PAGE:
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dc.contributor.authorO'Hearn, Shawna 18:22:41 (GMT) 18:22:41 (GMT)
dc.description.abstractBackground: The global workforce is aging, with increasing numbers of employees experiencing the transition to menopause. This transition to menopause, known as perimenopause, involves hormonal changes with secondary symptoms impacting individuals at various degrees, times, and intensities. Menopause marks the end of the menstrual cycle, although the transition can last from 7 to 14 years. In the work environment, menopause is often a taboo topic. However, the 2021 Global Consensus Statement on Menopause in the Workplace from the European Menopause and Andropause Society recognized the individual experience(s) of menopause and the relationship of this experience within the work environment. In addition, new research suggests that the work environment affects the experience of menopause, and the embedded physical, psychosocial, and cultural factors are critical to understand and explore when creating inclusive work environments. Continued investigation is critical to ensure institutions are knowledgeable and aware of structures necessary for the increasing number of menopausal employees. Objectives: While the literature on menopause enhances our understanding of health issues (e.g., osteoporosis, cancer, cardiovascular disease), these findings remain descriptive, biomedical, lacking theoretical frameworks, and void of the lived experience. This research focused on increasing our understanding of the gendered dimensions of health and wellbeing concerning the transition to menopause within the work environment, using a case study of Canadian physiotherapists. Specifically, the research explored the following question: How do place-based experiences in the work environment impact physiotherapists undergoing the transition to menopause? In addition, the research addressed the following objectives: 1) To examine the relationships between aging, gender, health, and wellbeing in the workplace, 2) To explore the experiences of perimenopause for physiotherapists in the Canadian work environment, and 3) To document the perceptions of existing structural support(s) in the workplace shaping physiotherapist’s experiences with the menopausal transition. Methodology: Stake’s approach to qualitative case study research guided this work. Feminist geography provided the theoretical perspective to shed light on how relations of power and inequality over the life course shape health and wellbeing as part of aging. Examining life course experiences further exposes how gendered relations of power and inequalities experienced over time shaped experiences of wellbeing as part of aging and the menopausal transition. In-depth interviews with 29 participants were audio-recorded and transcribed verbatim for subsequent analysis in NVivo. Data analysis used Braun and Clarke’s reflexive thematic analysis approach. Findings: Three main themes emerged; 1) Exploring Being Well at Work, 2) The Embodied Experience, and 3) Navigating Supports. In keeping with feminist geography, these themes and sub-themes were developed by understanding power and exploring the intersections of identity, knowledge, and agency as they relate to health and wellbeing. Discussion and Implications: Through the engagement with physical bodies, physiotherapists provide health care to improve the mobility and wellbeing of patients. In this context, the menopausal body is problematic as the physiotherapist must conform to being strong and manage the complex clinical environment. Negotiating the experiences of perimenopause in the work environment requires attention to both individual characteristics and institutional context. While menopause continues to be unrecognized and unaddressed within work environments, an embodied approach that attends to the biomedical perspective and the lived experience may normalize the menopausal experience at work. This research makes three contributions. First, to understand workplace experiences of perimenopause and how aspects of work can intensify these experiences through health geography. Second, recognizing ‘age’ as another structure of power that organizes society and informs group identities within feminist geography. Third, by demonstrating the need for supportive and inclusive organizational culture(s) in the workplace. Conclusion: The findings of this research have implications for physiotherapists and other health care providers. Health care teams knowledgeable about menopause create confidence to offer support to themselves, their team, and their patients. The participants recommended education, practice and policy interventions in the workplace that include demystifying menopause through education, supporting flexibility, and focusing on wellbeing, not only health.en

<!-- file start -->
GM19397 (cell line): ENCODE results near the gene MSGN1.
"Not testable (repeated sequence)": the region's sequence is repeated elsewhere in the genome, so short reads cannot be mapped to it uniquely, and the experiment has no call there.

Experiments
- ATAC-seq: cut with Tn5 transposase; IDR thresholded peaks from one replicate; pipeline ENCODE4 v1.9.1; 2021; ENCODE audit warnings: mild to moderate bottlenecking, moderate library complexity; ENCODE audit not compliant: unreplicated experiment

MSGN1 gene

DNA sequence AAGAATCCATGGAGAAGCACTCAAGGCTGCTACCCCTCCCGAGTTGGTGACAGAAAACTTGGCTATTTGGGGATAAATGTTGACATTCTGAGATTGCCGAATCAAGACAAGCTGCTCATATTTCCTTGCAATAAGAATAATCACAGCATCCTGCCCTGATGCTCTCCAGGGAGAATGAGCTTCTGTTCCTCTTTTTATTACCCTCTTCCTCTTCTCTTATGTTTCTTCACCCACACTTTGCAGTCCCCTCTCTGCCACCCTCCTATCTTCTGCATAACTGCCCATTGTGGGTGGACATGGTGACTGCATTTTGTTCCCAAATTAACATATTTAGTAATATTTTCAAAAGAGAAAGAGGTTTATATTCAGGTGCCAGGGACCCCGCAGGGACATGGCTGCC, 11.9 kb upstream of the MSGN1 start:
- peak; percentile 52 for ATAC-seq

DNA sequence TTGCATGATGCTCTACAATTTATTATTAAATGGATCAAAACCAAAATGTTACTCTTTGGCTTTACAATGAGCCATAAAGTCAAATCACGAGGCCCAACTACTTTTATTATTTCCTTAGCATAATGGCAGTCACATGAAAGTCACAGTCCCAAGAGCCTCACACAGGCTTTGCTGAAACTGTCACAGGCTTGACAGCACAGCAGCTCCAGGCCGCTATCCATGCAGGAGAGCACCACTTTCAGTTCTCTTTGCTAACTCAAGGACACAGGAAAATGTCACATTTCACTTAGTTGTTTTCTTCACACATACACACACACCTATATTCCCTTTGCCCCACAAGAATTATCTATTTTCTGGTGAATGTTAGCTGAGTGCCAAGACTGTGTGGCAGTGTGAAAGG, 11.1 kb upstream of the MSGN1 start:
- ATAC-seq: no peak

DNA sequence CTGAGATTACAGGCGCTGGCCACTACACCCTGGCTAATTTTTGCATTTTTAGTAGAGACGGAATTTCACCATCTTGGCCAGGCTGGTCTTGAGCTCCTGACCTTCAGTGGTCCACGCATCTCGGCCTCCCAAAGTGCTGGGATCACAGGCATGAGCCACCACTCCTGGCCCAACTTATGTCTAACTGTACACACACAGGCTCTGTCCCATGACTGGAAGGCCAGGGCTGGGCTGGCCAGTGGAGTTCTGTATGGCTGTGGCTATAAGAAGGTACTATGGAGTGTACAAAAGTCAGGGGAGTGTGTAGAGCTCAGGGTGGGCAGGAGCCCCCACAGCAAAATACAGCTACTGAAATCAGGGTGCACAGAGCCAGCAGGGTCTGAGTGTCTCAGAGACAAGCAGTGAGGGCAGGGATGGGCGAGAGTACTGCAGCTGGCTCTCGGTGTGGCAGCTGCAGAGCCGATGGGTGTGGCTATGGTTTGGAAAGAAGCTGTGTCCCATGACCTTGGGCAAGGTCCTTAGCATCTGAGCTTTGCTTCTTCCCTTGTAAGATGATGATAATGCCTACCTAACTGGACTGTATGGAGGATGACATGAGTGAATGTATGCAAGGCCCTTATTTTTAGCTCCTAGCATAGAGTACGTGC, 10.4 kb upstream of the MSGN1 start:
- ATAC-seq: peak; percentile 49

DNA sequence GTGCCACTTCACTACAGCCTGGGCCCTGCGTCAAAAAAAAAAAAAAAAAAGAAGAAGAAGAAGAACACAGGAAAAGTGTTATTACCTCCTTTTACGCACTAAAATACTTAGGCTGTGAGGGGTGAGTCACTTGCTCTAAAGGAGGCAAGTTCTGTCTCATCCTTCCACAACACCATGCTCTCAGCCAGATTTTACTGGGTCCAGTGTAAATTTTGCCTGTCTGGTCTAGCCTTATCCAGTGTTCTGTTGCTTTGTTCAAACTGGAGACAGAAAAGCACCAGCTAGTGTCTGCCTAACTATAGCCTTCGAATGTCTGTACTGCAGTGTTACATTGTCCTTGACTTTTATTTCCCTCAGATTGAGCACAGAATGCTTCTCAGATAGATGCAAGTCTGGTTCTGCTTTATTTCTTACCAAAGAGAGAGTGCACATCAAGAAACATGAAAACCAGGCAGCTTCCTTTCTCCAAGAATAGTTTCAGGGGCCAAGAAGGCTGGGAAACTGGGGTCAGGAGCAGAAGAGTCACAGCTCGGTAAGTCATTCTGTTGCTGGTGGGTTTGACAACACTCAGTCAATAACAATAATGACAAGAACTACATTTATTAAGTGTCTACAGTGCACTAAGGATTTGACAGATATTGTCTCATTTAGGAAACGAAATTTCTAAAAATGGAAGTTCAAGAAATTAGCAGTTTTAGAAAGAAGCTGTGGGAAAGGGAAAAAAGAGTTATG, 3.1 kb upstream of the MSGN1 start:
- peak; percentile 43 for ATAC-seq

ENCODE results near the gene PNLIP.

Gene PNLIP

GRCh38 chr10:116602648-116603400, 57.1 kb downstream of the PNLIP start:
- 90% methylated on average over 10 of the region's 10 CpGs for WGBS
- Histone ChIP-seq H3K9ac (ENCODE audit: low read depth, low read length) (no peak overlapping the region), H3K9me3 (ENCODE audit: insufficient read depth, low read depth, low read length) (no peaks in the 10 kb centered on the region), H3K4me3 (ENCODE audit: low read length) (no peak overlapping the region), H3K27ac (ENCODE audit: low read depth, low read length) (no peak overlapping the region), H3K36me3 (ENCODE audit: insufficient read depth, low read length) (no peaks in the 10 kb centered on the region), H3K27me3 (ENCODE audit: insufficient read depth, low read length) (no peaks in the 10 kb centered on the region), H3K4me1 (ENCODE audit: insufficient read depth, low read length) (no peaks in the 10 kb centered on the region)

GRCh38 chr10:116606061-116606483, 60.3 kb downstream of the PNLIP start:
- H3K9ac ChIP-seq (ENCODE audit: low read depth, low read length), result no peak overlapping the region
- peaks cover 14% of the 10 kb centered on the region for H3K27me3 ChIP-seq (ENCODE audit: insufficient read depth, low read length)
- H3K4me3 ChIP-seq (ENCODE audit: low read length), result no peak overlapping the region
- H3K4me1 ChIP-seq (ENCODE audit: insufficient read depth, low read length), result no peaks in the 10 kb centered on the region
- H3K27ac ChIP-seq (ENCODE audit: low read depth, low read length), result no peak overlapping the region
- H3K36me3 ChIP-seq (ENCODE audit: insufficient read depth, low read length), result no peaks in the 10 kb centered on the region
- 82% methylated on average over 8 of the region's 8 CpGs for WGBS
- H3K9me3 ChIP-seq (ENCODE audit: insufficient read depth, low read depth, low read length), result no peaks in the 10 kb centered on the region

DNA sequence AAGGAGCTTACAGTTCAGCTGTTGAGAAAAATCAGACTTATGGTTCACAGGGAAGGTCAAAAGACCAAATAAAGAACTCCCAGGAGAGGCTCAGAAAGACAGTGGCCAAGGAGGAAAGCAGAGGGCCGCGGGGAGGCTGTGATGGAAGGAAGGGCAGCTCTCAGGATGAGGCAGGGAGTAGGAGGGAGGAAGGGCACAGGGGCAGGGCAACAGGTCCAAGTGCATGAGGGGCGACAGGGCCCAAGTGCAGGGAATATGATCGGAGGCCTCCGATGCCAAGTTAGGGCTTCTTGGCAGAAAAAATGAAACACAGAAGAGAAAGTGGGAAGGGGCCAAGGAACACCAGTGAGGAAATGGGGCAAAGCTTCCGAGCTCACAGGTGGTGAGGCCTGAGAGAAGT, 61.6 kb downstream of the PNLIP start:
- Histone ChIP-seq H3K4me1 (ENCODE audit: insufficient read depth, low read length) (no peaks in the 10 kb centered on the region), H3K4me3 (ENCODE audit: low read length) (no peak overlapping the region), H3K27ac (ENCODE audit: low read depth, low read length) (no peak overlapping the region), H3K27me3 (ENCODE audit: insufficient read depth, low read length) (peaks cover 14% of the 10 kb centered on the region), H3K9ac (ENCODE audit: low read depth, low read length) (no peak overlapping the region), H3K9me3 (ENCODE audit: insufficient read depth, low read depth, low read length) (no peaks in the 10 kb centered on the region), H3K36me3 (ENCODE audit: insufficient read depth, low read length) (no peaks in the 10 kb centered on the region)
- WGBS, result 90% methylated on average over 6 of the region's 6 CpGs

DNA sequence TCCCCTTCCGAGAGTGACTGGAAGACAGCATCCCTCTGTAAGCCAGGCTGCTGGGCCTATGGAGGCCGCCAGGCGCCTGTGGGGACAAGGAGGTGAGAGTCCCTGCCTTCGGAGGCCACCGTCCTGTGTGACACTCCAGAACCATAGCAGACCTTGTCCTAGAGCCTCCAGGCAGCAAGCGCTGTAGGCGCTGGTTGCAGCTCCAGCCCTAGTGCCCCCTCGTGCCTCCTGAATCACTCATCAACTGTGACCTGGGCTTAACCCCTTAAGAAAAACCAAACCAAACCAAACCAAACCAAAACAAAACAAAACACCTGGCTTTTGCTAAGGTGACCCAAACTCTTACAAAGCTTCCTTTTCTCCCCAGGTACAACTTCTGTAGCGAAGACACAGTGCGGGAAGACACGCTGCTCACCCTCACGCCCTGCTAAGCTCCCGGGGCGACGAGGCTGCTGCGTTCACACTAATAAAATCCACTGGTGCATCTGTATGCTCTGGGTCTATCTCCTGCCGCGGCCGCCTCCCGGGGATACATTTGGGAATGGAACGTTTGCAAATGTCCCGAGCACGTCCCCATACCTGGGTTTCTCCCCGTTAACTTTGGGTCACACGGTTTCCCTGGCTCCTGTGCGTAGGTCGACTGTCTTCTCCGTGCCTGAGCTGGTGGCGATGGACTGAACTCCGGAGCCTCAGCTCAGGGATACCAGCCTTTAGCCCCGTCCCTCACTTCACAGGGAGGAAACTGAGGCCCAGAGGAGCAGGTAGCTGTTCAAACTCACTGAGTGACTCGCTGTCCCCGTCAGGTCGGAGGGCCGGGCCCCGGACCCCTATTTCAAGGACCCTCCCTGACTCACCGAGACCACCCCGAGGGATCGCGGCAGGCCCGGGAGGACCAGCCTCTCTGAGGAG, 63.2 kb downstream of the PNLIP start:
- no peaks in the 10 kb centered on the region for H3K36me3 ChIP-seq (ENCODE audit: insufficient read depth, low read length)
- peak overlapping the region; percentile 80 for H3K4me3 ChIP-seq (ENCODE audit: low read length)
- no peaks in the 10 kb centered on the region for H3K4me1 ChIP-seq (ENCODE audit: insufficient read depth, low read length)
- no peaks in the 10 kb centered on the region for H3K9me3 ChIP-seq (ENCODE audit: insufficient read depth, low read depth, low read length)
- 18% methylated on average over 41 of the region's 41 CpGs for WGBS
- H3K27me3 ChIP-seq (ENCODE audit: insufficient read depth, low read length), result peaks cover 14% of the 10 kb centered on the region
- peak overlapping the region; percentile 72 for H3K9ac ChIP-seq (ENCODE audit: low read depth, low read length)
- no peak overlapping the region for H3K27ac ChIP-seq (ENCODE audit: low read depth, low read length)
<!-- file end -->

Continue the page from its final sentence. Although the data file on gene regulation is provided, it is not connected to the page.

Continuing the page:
dc.publisherUniversity of Waterlooen
dc.subjecthealth geographyen
dc.subjectwomen's healthen
dc.titlePlace-Based Experiences in the Work Environment During the Menopausal Transition: A Case Study of Canadian Physiotherapistsen
dc.typeDoctoral Thesisen
dc.pendingfalse and Environmental Managementen of Waterlooen
uws-etd.degreeDoctor of Philosophyen
uws.contributor.advisorElliott, Susan
uws.contributor.affiliation1Faculty of Environmenten

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